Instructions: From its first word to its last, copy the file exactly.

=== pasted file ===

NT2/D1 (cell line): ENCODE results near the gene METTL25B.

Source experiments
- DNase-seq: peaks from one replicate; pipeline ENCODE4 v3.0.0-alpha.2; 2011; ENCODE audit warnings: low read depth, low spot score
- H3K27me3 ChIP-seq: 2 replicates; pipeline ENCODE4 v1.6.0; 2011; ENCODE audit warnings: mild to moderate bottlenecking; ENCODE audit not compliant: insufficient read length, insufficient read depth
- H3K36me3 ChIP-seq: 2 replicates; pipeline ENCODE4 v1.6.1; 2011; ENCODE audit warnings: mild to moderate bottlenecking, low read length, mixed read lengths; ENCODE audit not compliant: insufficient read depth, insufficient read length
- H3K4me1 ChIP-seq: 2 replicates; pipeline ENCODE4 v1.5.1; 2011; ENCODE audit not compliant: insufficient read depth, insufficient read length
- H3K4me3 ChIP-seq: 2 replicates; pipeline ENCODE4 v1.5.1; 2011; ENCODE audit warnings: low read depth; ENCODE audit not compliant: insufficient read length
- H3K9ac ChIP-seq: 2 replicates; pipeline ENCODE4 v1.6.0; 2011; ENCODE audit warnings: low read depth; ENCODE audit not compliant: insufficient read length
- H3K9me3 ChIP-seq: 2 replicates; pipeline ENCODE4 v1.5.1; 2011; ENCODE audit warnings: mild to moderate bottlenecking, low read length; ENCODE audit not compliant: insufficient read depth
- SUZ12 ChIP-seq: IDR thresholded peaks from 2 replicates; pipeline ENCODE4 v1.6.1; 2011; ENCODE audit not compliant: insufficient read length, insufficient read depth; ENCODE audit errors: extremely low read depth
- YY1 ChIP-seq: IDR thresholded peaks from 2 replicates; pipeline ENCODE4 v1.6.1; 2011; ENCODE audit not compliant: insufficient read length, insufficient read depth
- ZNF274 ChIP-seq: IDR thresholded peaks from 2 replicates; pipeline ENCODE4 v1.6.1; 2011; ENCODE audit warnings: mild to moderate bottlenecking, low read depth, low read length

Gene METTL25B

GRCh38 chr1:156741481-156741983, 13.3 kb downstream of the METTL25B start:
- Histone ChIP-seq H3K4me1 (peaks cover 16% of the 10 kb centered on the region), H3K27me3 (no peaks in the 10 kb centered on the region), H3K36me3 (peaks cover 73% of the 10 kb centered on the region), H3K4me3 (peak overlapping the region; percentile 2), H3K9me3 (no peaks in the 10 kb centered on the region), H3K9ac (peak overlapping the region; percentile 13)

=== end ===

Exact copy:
NT2/D1 (cell line): ENCODE results near the gene METTL25B.

Source experiments
- DNase-seq: peaks from one replicate; pipeline ENCODE4 v3.0.0-alpha.2; 2011; ENCODE audit warnings: low read depth, low spot score
- H3K27me3 ChIP-seq: 2 replicates; pipeline ENCODE4 v1.6.0; 2011; ENCODE audit warnings: mild to moderate bottlenecking; ENCODE audit not compliant: insufficient read length, insufficient read depth
- H3K36me3 ChIP-seq: 2 replicates; pipeline ENCODE4 v1.6.1; 2011; ENCODE audit warnings: mild to moderate bottlenecking, low read length, mixed read lengths; ENCODE audit not compliant: insufficient read depth, insufficient read length
- H3K4me1 ChIP-seq: 2 replicates; pipeline ENCODE4 v1.5.1; 2011; ENCODE audit not compliant: insufficient read depth, insufficient read length
- H3K4me3 ChIP-seq: 2 replicates; pipeline ENCODE4 v1.5.1; 2011; ENCODE audit warnings: low read depth; ENCODE audit not compliant: insufficient read length
- H3K9ac ChIP-seq: 2 replicates; pipeline ENCODE4 v1.6.0; 2011; ENCODE audit warnings: low read depth; ENCODE audit not compliant: insufficient read length
- H3K9me3 ChIP-seq: 2 replicates; pipeline ENCODE4 v1.5.1; 2011; ENCODE audit warnings: mild to moderate bottlenecking, low read length; ENCODE audit not compliant: insufficient read depth
- SUZ12 ChIP-seq: IDR thresholded peaks from 2 replicates; pipeline ENCODE4 v1.6.1; 2011; ENCODE audit not compliant: insufficient read length, insufficient read depth; ENCODE audit errors: extremely low read depth
- YY1 ChIP-seq: IDR thresholded peaks from 2 replicates; pipeline ENCODE4 v1.6.1; 2011; ENCODE audit not compliant: insufficient read length, insufficient read depth
- ZNF274 ChIP-seq: IDR thresholded peaks from 2 replicates; pipeline ENCODE4 v1.6.1; 2011; ENCODE audit warnings: mild to moderate bottlenecking, low read depth, low read length

Gene METTL25B

GRCh38 chr1:156741481-156741983, 13.3 kb downstream of the METTL25B start:
- Histone ChIP-seq H3K4me1 (peaks cover 16% of the 10 kb centered on the region), H3K27me3 (no peaks in the 10 kb centered on the region), H3K36me3 (peaks cover 73% of the 10 kb centered on the region), H3K4me3 (peak overlapping the region; percentile 2), H3K9me3 (no peaks in the 10 kb centered on the region), H3K9ac (peak overlapping the region; percentile 13)